All posts filed under: Uncategorized

Queering Family Photography: A Short Film

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In May 2016, The Family Camera Network launched a public archive project to collect and preserve family photographs and their stories, providing a resource for teachers, historians, and scholars to write new histories of photography, family, and Canada…The project has conducted over 30 interviews in total, including 16 oral history interviews with 13 queer and/or trans narrators about their family photographs. The photographs and video interviews are being preserved at the Canadian Lesbian and Gay […]

Queering Family Photography

gay history / trans history / Uncategorized

On April 21st, 2018, the Queering Family Photography exhibition opened at Stephen Bulger Gallery, in conjunction with artist Sunil Gupta’s exhibition, Friends and Lovers – Coming out in Montreal in the 70s. Queering Family Photography explored the critical work that queer, trans, and two-spirited family photos do in documenting and creating queer modes of belonging, and how our emotional attachments to queer family photographs have also sustained LGBTQ2+ lives. The show traced how queer, trans, […]

Digitizing Archival Cassette Tapes: A Brief How-To

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Image caption: Interview with John Nixon, one of the cassette tapes housed at the Canadian Lesbian and Gay Archives in the Foolscap fonds. Cassette label reads “Toronto Nov. 7/1982 side one of 1st taped interview with John N., convicted boy lover & homosexual”.

Between 1981 and 1986, The Foolscap Gay Oral History Project collected over 100 oral histories with Canadian gay men born in the first half of the 20th century. These interviews, conducted by John Grube and Lionel Collier, were informed by conditions contemporaneous to the project: Operation Soap (police harassment of gay men), HIV/ AIDS, and the proliferation of queer community spaces and groups in Toronto. These interviews were originally recorded on cassette tapes, which have […]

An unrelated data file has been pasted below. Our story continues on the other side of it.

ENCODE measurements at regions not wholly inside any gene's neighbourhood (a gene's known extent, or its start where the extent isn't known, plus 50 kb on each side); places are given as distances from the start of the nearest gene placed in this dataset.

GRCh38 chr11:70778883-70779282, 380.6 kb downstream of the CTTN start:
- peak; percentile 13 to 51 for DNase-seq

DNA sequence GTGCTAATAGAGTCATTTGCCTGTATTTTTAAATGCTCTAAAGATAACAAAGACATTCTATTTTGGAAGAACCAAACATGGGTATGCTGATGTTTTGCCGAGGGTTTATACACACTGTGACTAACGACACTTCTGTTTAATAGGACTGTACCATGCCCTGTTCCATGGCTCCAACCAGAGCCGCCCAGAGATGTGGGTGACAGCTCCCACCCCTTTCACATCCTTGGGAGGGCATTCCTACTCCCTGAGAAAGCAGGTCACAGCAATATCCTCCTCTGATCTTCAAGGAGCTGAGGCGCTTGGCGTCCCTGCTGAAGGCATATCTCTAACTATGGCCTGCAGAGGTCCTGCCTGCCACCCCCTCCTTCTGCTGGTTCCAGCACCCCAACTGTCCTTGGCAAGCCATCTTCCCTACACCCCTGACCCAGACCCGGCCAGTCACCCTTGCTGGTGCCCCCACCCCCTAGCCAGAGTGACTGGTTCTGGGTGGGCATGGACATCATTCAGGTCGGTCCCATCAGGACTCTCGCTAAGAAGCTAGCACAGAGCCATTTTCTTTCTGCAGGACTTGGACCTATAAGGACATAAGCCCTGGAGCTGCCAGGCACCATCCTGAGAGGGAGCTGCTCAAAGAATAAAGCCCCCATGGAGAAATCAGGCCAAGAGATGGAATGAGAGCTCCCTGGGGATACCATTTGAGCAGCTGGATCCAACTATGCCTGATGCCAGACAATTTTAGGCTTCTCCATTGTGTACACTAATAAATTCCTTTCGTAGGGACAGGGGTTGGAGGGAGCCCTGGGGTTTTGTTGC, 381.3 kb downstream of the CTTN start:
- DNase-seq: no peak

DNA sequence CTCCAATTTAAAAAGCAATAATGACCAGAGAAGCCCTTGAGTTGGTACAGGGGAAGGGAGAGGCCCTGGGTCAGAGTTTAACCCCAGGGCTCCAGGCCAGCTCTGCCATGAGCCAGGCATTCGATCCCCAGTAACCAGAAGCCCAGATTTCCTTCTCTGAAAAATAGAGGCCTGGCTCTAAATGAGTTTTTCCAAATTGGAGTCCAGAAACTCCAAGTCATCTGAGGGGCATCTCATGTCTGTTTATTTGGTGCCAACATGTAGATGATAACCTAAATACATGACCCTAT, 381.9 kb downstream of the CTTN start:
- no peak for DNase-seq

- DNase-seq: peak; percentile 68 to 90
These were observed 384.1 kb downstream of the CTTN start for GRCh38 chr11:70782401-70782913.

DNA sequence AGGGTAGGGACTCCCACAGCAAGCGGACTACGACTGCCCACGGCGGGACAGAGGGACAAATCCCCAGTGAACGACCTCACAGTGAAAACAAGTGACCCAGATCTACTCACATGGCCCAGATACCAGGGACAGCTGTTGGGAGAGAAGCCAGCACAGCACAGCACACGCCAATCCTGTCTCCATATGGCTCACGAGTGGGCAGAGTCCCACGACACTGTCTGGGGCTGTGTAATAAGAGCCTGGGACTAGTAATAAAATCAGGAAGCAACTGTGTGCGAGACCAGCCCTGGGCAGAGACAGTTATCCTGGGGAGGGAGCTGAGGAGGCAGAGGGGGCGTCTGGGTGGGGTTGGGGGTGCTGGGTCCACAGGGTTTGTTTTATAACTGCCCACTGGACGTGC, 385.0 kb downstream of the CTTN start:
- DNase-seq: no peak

Where Once Stood a Bandstand for Cruising & Shelter

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This past weekend, Toronto was alive throughout the night for Nuit Blanche, an annual night-time arts festival. The city was transformed by four large-scale exhibitions installed across the city that brought together contemporary art reflecting on revolution, activism, indigeneity and futurity. Carried out as a part of the “Taking to the Streets” exhibition for Nuit Blanche Toronto 2017, interdisciplinary artist (and CLGA volunteer!) Hazel Meyer dropped banners throughout the night from the stop of a […]

Zine Digitization and Accessibility

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A potential benefit of digitizing zines is increasing their accessibility. While a physical copy of Mirha-Soleil Ross’ gendertrash from hell might be hard to come by for many people in 2017, putting a high quality scan of the zine online makes it accessible to anyone with an internet connection, right? Not really. Depending on the context, “access” can take on very different meanings. I think we should think critically about what it means to make […]